Sunday, September 14, 2003

Navel Gazing (Are Red Sox Inny or Outey?)

Just when I was starting to get all cocksure, planning my little postseason TV watching schedule and all (and worse), I wake up to find the ball pein hammer of "there's no such thing as a sure thing" aiming right between my eyes.

… Colon, the best pitcher the Sox will face for the rest of the season, dumped water on those forward, autumn dreams. At least for the moment. Those who are paid to talk about such things can't help but think about how far the Sox will go in October. Those paid to play know that for all the glee and magic of 2003, the Red Sox haven't accomplished anything yet (Bryant, Herald).

But as I've said before, until the Red Sox are mathematically eliminated from the possibility of postseason play, the best thing to do is remain hopeful.

This is funny: reviews are starting to appear of "The Curse of the Bambino" movie on HBO and this one from the Chicago Daily Herald caught my eye:

The usual bunch of New England literary navel gazers gets rounded up to wax eloquent on the unique sufferings of the Red Sox in "The Curse of the Bambino," a new HBO Sports documentary debuting at 9 p.m. Tuesday on the premium-cable channel.

[Supposedly] the suffering of Red Sox fans is special, mystical, mythical - one man even has the gall to compare it to Sisyphus rolling his boulder uphill … (Cox, Daily Herald).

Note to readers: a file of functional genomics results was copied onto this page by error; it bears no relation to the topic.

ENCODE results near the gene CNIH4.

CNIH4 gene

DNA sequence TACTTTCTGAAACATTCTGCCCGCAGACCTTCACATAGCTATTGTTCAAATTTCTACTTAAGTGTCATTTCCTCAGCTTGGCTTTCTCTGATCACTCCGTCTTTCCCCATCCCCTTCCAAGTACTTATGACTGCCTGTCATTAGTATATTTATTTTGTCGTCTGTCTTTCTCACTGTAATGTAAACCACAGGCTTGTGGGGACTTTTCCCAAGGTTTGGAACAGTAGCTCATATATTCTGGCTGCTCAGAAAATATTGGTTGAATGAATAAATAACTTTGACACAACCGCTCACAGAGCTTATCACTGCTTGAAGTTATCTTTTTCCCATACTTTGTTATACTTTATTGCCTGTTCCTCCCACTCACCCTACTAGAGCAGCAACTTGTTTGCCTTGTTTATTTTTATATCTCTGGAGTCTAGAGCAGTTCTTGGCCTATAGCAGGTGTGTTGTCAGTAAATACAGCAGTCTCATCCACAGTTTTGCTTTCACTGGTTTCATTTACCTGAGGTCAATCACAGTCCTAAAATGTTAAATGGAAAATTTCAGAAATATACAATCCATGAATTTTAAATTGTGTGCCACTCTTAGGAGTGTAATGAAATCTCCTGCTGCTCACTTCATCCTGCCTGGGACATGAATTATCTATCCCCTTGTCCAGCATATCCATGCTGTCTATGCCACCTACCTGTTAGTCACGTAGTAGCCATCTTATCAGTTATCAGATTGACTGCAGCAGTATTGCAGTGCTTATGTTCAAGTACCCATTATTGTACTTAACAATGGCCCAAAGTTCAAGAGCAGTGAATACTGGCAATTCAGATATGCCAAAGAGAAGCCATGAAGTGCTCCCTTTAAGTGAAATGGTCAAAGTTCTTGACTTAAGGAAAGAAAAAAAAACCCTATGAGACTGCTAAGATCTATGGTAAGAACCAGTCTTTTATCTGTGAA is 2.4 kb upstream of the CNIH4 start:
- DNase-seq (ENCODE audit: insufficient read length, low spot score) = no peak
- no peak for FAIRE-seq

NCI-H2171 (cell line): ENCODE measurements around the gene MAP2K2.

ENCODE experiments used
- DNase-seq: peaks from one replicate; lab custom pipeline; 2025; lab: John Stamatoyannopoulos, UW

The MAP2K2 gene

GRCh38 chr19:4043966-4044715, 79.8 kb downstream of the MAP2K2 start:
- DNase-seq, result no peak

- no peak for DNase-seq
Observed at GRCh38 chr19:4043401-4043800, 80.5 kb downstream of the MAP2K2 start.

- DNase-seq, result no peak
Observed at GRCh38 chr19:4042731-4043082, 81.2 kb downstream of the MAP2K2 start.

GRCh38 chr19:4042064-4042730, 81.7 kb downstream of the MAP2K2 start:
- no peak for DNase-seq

Heh heh I wonder if I'm the guy he's talking about? While I have no specific recollection of discussing Sisyphus when being interviewed for the film, regular readers will recall that Camus is in my bailiwick. Guess we'll find out on Tuesday.

Back to staring at my navel…

Over at Baseball Musings, Dave Pinto would like to be given a chance to join the Baseball Writers Association of America, but as a writer for an "internet-only outlet" he is persona non grata. Pinto wonders,

How is the writing of bloggers different than the writing of baseball columnists? They have a deadline and I don't? The [sic] get paid and I don't? How does that determine the quality of work?

I don't know if this blog could get past all [the BBWAA evaluation process], but I know I'd like to try. And there are many other fine baseball writers on the internet who deserve the chance.

It's a valid point, no? Jeff Jarvis gets at something similar for bloggers covering politics:

I'm waiting for the first, inevitable fight over blogger credentialing to a political convention or the White House press office or to a city police press room. You can see it coming: Blogger applies; blogger is rejected because he's not a "legitimate news organization;" blogger sues; blogger wins. For who's to say who gathers news and who doesn't? (BuzzMachine).

Blogs and their bloggers are becoming more and more legitimized as the days pass. It's probably only a matter of time before BBWAA takes that into account. However, I can't help but think of the famous Groucho Marx quote here, at least with regard to my own aspirations,

"I refuse to join any club that would have me as a member."